Gosper Glider Gun

By Kieff (Own work) [GFDL or CC-BY-SA-3.0], via Wikimedia Commons

Most recently we did Roy Osherove’s String Calculator TDD Kata. I picked it because you can stop where ever you like and still feel quite satisfied (not like implementing Game of Life where you have to complete it to get your reward – moving pixels) and because I did not know how far we would get since we had several new members in the team. I think we stopped after step four.

Rules when done in a group

  1. One person writes a failing unit test.
  2. Another person writes as little code as possible to make the test pass.
  3. Another person writes a failing unit test.
    And so on…
  4. Any one can refactor any code when needed but only when the tests pass.
  5. When the driver asks for help, the rest of the group politely helps out. The spectators must not shout comments and suggestions at the driver! Be kind to each other, it can be sweaty in the hot seat. Let the driver think, don’t interrupt. Especially important in a group that does not know each other that well or the first time you try it in a group that already know each other.

When you write a new failing test, you are deciding on what new feature to implement. Be sure to think it through and pick a small piece. When in a group setting, it is important to try and switch driver often. Otherwise the spectators will be bored. I’ve also tried having a time limit like “we switch every five minutes no matter what”, but that destroyed the continuity. We ended up changing each others half baked code which slowed us down. It is better to let each person finish what he/she started.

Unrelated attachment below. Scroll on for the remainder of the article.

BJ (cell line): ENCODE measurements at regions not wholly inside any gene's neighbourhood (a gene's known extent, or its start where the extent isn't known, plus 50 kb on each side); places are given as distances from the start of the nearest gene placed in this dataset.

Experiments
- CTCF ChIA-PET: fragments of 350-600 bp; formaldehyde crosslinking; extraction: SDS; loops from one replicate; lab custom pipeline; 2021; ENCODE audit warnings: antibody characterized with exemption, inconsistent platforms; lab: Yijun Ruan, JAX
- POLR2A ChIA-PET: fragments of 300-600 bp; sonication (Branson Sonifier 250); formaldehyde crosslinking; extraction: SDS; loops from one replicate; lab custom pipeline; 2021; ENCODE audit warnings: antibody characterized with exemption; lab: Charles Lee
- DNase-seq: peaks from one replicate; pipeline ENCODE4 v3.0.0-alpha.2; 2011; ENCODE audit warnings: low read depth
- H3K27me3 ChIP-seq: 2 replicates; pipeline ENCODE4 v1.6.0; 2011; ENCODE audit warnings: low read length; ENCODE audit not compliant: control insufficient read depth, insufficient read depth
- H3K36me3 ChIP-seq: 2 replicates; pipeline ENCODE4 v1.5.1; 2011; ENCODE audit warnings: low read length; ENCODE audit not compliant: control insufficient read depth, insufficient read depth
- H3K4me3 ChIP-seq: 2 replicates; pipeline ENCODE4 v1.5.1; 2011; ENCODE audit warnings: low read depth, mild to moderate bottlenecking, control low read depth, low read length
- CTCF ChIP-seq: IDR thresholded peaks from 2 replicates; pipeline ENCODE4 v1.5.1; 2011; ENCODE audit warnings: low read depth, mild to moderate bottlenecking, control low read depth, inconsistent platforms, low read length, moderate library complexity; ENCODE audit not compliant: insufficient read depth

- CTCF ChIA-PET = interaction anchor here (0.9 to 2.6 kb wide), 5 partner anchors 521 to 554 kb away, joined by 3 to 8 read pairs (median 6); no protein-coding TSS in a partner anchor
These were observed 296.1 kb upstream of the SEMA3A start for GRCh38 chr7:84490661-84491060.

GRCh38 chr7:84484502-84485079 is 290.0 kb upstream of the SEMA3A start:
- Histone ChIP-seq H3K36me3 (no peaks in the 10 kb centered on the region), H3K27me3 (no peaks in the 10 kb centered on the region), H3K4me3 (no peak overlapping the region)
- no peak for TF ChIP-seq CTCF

My advise

You’ve decided to try and organize a Ping Pong Group Programming exercise (Yay!).

  • Pick a small task that seems fun to work on. Could be something not related to your day job.
  • Solve it yourself with strict TDD. This way you will have some pointers and advice if the group gets stuck. This does not mean you can’t participate in the exercise later, but bear in mind that the group can head in a completely different direction for a solution than you did.
  • Thoroughly explain the rules. Number 5. is important!


Flor, Nick V.; Hutchins, Edwin L. (1991). “Analyzing Distributed Cognition in Software Teams: A Case Study of Team Programming During Perfective Software Maintenance”. In Koenemann-Belliveau, Jürgen; Moher, Thomas G.; Robertson, Scott P. Empirical Studies of Programmers: Fourth Workshop. Ablex. pp. 36–64. ISBN 978-0-89391-856-9.

Cockburn, Alistair; Williams, Laurie (2000). “The Costs and Benefits of Pair Programming” (PDF). Proceedings of the First International Conference on Extreme Programming and Flexible Processes in Software Engineering (XP2000).

Johan Karlsson

Johan Karlsson works as a consultant at e-man. His main focus is development on the Microsoft platform, JavaScript, TDD and Scrum. He can be found on Twitter and CodePen.